Next, we would hear the testimonies of those interested in becoming President and Vice President of WFD. Two people, respectable for their work with the Deaf communities in their countries and for their long involvement with WFD, were up for the positions. Colin Allen, whom I had the honor of meeting in Sydney, Australia during my travels around the world back in 2010 did an exemplary job explaining why he was best for the position. If I got it right, he had more than 15 years of experience with WFD. And his understanding and willingness to work with the Deafblind community gave him high points in my book. Knowing Dr. Joe Murray back then in 2003, he also had been very active with WFD for a long time. He’s currently a professor at Gallaudet University, the only Deaf liberal arts university in the world. I saw him best for the Vice President position while I envisioned Colin as the President. Many people around me, with no voting power like I, had agreed with the same sentiments.

It was announced that Colin Allen won the Presidency. I could not be any more proud of him. I beamed with joy and fist pumped in the air for him.

One other person ran for the Vice Presidency. A little-known person named Wilma Newhoudt-Druchen came on stage and presented her case for the position. She was very active in the Deaf South Africa Deaf organization and she is the chair of the WFD Organizing Committee.  I thought to myself, ‘Okay, this seems like a nice lady, but since she wasn’t involved with WFD for a long time, I would go with Joe for this position….’

I was wrong. The voting congregation voted Wilma for Vice President, and Joe was voted on the Board again.

I was disappointed. Many of the people around me, standing in disbelief, while the South Africans in the far left corner cheered in jubilation and raised their flag. We all thought Joe would win.

I have a personal beef with Wilma. With the Congress organizing committee for the lack of attention they gave to Deafblind for months before the Congress. In future journals, it’ll all be revealed. In no way do I hold the 2007-2011 WFD Board accountable for the actions of the 2011 Organizing Committee. Wilma, along with others on the Organizing Committee, knew of my complaints about lack of accessibility for Deafblind delegates, as far back as January this year and did nothing about it. I sat there in disbelief, that a person less-known by the large, devoted group of WFD members was voted by a small number of delegates. Not the entire 200 people who stood in that room, but roughly 40 delegates who had voting power.

What baffled me more was the process of voting. For the Youth Congress, the Board and the President, Vice President was elected on the last day of the Youth Congress. It made perfect sense, so that the whole group of delegates would know who they would vote for. And the entire group of delegates – 2 from 30+ countries, would get a chance to vote. Meaning all the people in that room during the Youth Congress could vote their leaders.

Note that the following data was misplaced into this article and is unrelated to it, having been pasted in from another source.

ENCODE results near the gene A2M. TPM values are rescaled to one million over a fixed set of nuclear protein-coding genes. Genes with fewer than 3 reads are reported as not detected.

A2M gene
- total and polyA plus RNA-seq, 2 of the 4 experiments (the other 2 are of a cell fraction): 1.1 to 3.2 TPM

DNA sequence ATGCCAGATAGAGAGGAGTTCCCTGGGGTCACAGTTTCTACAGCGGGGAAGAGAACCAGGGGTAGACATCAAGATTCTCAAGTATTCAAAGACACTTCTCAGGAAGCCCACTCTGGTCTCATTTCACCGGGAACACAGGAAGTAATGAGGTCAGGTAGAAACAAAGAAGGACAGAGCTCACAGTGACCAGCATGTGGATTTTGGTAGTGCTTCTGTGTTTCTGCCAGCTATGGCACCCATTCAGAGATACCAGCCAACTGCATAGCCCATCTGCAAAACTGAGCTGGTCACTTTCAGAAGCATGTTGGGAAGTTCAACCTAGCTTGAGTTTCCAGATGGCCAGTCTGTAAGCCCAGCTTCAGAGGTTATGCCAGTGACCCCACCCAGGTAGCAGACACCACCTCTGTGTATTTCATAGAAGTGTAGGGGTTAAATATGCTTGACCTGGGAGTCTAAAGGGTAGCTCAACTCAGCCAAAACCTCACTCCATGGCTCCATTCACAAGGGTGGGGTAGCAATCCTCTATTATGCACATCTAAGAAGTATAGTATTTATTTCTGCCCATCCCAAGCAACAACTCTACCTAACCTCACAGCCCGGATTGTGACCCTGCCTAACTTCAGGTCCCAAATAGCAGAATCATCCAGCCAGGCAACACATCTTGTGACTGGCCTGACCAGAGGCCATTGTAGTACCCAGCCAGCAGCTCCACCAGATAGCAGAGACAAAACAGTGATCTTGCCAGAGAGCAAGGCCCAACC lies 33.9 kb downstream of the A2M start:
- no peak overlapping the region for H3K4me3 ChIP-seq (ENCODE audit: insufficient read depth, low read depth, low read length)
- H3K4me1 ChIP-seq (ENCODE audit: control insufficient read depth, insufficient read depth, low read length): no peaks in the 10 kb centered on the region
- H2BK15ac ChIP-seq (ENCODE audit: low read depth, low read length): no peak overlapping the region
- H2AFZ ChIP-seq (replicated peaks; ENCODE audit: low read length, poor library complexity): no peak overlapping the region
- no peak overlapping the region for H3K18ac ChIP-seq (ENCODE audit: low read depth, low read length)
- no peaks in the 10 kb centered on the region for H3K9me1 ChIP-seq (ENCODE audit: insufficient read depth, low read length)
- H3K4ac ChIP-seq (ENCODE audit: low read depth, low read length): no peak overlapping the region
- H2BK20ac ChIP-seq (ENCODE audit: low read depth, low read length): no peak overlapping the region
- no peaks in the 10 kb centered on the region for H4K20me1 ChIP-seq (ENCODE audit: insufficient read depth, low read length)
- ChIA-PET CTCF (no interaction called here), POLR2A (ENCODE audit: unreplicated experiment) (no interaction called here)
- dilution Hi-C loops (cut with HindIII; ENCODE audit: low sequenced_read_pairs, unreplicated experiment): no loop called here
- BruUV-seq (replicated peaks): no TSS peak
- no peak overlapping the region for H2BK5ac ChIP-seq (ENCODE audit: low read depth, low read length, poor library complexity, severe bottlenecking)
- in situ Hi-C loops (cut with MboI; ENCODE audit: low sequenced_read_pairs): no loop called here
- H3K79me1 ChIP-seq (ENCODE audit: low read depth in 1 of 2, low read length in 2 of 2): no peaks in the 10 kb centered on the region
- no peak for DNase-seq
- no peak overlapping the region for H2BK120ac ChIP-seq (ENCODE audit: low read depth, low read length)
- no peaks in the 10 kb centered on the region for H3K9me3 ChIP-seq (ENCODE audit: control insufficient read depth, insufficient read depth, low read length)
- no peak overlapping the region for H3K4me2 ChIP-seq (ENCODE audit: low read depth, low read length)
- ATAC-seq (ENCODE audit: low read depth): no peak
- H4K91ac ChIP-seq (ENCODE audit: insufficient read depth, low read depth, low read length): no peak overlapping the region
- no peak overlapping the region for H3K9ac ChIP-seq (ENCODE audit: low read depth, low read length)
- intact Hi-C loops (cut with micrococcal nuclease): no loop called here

But for WFD General Assembly, it was an entirely different strategy. Voting for our new leaders was held on the very first day, disputing any dissent or gaining perspective on who we would want to vote. Those who wanted the top positions only had one day to campaign. I didn’t have any voting power. Nor did the voting delegates know who Wilma was, or what the others who had contributed years and years of their time to WFD would have to offer to the future of our international Deaf organization. 2,000 people were in attendance during the Congress but roughly 40 delegates had the power to vote our leaders.

Why couldn’t the General Assembly be put off until the end of the week? Why couldn’t all the registered members of WFD be allowed to vote instead of representatives from Deaf organizations in 40 countries? The voting process is flawed. I can only hope that in the future it is reversed, so that even if I’m not representing the Canadian Association of the Deaf but a longtime, longstanding member of WFD, I am allowed to vote for someone, who has campaigned the entire week during Congress to gain my confidence and declare the true winner at the end of the week.

I have no great animosity towards Wilma, but I have to say – who is she, really? That makes me uncertain of how WFD would efficiently govern with her in this position, as all I know about her is that she chaired the Congress this year. I want someone who is familiar not only with the WFD governing system, but whom the entire Deaf world knows.

In the end, all I could think about was how I would approach the Turkey 2015 organizing committee and team up in efforts to make the next Congress more accessible, for Deafblind people – but possibly, also, for  the rest of the Deaf delegates who would come and righly deserve their place in the voting process.

After all, we reserve the human right to determine who governs our future. That, folks, is democracy in its true form. Equality for all, with people who we trust leading in front.